The Lighthouse of Alexandria (often called the "Pharos of Alexandria. It was built in the 3rd century BC and remained operational until it was largely destroyed by two earthquakes in the 14th century. The Lighthouse of Alexandria was at least The entire structure was about 400 feet tall including the base and stood for over 16 Centuries - from the mid-3rd century B.C. to the 14th century A.D. when an earthquake shook its remaining segments down. At its apex was positioned a mirror which reflected sunlight during the day; a fire was lit at
ight. Pharos later became the etymological origin of the word 'lighthouse' in many romantic languages.
|| The Lighthouse was built under the reign of Ptolemy Soter but was finished under his son Ptolemy the second. Out of all the 7 wonders it was the only one that was used daily and it was the only one that had a practical use. It was the tallest of the 7 wonders. It was also the tallest most magnifcent lighthouse of all time.
Shortly after the death of Alexander the Great, his commander Ptolemy Soter assumed power in Egypt. He had witnessed the founding of Alexandria, and established his capital there. Off of the city's coast lies a small island, Pharos. Its name, legend says, is a variation of Pharaoh's Island. The island was connected to the mainland by means of a dike - the Heptastadion - which gave the city a double harbor. And because of dangerous sailing conditions and flat coastline in the region, the construction of a lighthouse was necessary.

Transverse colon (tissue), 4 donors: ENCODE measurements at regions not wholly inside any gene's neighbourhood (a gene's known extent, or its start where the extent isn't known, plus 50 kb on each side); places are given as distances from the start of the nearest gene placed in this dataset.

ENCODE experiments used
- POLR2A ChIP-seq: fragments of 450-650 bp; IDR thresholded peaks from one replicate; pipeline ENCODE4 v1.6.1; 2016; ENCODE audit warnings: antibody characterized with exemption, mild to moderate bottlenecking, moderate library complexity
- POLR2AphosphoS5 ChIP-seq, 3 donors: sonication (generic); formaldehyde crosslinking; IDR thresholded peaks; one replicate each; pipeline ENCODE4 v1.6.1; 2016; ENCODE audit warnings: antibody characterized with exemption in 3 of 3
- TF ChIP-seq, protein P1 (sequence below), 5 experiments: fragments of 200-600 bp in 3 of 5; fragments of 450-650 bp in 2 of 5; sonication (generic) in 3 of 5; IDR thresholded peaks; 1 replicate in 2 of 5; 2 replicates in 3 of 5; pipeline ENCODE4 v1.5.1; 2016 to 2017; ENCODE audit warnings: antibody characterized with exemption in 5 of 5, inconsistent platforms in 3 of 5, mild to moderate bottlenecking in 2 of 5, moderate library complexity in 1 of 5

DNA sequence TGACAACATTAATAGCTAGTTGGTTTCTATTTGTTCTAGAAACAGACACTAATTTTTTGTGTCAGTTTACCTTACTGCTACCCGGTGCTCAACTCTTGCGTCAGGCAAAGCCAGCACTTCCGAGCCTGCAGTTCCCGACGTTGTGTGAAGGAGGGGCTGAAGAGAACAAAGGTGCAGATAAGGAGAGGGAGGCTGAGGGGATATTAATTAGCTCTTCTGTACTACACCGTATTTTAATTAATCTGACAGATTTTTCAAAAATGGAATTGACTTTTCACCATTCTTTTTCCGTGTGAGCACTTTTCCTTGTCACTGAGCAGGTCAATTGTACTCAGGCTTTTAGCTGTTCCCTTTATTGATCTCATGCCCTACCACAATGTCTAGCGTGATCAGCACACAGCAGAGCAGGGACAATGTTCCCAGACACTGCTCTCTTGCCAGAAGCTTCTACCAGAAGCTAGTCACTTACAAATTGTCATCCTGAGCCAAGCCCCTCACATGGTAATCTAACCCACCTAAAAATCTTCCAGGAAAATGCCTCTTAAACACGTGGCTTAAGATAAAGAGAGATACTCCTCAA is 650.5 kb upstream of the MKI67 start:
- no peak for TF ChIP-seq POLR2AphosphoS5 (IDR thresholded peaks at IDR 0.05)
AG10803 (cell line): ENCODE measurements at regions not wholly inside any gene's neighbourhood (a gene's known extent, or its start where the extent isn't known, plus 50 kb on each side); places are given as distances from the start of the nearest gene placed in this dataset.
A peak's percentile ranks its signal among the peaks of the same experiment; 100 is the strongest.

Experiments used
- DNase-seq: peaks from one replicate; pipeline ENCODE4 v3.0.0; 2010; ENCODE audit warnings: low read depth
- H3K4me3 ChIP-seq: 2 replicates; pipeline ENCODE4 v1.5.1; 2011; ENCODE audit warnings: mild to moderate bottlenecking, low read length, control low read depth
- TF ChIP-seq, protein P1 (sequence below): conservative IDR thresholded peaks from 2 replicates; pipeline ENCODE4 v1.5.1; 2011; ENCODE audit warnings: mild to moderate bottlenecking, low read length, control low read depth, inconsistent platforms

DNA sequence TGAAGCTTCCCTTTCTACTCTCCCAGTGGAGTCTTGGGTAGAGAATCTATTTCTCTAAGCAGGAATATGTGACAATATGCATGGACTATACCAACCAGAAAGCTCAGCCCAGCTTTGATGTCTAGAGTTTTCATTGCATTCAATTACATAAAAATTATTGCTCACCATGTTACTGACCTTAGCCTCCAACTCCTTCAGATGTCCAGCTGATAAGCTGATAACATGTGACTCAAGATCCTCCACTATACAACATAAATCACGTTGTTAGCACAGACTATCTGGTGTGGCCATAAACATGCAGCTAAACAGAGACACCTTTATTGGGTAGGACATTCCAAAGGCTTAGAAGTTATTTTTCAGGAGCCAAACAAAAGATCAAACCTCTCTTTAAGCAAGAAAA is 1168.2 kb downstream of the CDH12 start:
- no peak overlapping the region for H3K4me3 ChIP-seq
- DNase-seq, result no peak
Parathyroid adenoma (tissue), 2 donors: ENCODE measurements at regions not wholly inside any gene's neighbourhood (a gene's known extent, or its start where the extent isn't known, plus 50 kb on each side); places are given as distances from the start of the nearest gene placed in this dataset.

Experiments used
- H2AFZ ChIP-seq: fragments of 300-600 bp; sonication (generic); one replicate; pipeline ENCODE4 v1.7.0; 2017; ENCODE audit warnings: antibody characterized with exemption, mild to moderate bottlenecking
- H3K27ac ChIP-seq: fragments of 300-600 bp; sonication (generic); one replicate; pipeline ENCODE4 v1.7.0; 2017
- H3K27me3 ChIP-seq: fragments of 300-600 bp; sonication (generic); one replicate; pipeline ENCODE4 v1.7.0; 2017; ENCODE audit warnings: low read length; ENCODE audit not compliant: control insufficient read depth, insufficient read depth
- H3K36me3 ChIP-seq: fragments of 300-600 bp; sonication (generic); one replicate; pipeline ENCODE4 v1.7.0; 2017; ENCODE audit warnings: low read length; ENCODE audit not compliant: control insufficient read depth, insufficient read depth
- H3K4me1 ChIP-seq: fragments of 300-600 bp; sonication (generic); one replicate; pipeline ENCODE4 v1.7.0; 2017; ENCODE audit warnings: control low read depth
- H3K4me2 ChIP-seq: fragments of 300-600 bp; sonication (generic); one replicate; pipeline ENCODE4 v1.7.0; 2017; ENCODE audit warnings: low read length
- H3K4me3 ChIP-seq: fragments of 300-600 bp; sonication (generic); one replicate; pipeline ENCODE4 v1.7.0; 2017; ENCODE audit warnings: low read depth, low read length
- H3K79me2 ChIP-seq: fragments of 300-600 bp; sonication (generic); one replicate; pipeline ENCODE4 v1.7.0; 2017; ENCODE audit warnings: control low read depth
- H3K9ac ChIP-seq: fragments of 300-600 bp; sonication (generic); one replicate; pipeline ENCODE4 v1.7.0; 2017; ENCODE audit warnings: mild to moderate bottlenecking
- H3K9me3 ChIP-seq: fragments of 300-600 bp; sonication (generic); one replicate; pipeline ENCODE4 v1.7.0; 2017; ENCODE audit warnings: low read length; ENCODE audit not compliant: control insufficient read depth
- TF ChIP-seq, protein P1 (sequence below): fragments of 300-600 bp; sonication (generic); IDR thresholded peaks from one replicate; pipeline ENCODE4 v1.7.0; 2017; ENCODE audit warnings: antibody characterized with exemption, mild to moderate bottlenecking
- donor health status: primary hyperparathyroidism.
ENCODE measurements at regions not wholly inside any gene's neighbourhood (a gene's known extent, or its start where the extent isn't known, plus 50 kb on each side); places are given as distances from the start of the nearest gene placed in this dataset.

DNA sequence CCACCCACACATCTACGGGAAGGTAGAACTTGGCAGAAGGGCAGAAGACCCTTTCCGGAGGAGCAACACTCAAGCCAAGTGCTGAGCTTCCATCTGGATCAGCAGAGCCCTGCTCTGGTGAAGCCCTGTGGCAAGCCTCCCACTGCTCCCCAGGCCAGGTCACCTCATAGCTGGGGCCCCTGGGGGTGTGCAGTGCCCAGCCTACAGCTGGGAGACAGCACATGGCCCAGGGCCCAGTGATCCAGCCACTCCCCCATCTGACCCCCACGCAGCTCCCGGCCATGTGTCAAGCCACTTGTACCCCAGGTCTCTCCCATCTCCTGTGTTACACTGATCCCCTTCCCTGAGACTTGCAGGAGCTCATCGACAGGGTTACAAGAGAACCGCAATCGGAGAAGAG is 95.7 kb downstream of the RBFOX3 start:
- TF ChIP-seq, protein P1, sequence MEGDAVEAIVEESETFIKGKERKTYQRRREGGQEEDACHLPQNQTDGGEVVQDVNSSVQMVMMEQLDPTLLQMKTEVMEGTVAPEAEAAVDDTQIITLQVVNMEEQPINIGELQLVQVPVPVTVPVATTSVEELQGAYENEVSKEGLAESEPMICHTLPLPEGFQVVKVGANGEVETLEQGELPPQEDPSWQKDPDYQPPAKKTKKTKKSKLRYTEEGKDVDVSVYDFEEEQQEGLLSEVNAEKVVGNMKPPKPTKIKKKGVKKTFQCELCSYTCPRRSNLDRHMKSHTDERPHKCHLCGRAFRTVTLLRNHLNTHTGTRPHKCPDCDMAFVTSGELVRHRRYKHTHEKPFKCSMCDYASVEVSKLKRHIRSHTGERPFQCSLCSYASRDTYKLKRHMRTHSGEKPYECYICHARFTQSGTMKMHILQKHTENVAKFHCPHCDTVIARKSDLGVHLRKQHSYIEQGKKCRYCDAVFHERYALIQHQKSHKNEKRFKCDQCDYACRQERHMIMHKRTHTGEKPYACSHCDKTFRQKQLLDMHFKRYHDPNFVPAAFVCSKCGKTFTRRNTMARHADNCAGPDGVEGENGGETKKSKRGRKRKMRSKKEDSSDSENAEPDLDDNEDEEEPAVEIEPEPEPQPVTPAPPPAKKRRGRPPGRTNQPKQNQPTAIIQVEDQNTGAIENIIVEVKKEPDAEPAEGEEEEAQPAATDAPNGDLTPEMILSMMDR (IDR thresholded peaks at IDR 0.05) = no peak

The project was conceived and initiated by Ptolemy Soter around 290 BC, but was completed after his death, during the reign of his son Ptolemy Philadelphus. Sostratus, a contemporary of Euclid, was the architect, but detailed calculations for the structure and its accessories were carried out at the Alexandria Library/Mouseion. The monument was dedicated to the Savior Gods, Ptolemy Soter. It was even shown on Roman coins, just as famous monuments are depicted on currency today.
When the Arabs conquered Egypt, they admired Alexandria and its wealth. The Lighthouse continues to be mentioned in their writings and travelers accounts. But the new rulers moved their capital to Cairo since they had no ties to the Mediterranean. When the mirror was brought down mistakenly, they did not restore it back into place. In AD 956, an earthquake shook Alexandria, and caused little damage to the Lighthouse. It was later in 1303 and in 1323 that two stronger earthquakes left a significant impression on the structure. When the famous Arab traveler Ibn Battuta visited Alexandria in 1349, he could not enter the ruinous monument or even climb to its doorway.
The final chapter in the history of the Lighthouse came in AD 1480 when the Egyptian Mamelouk Sultan, Qaitbay, decided to fortify Alexandria's defense. He built a medieval fort on the same spot where the Lighthouse once stood, using the fallen stone and marble.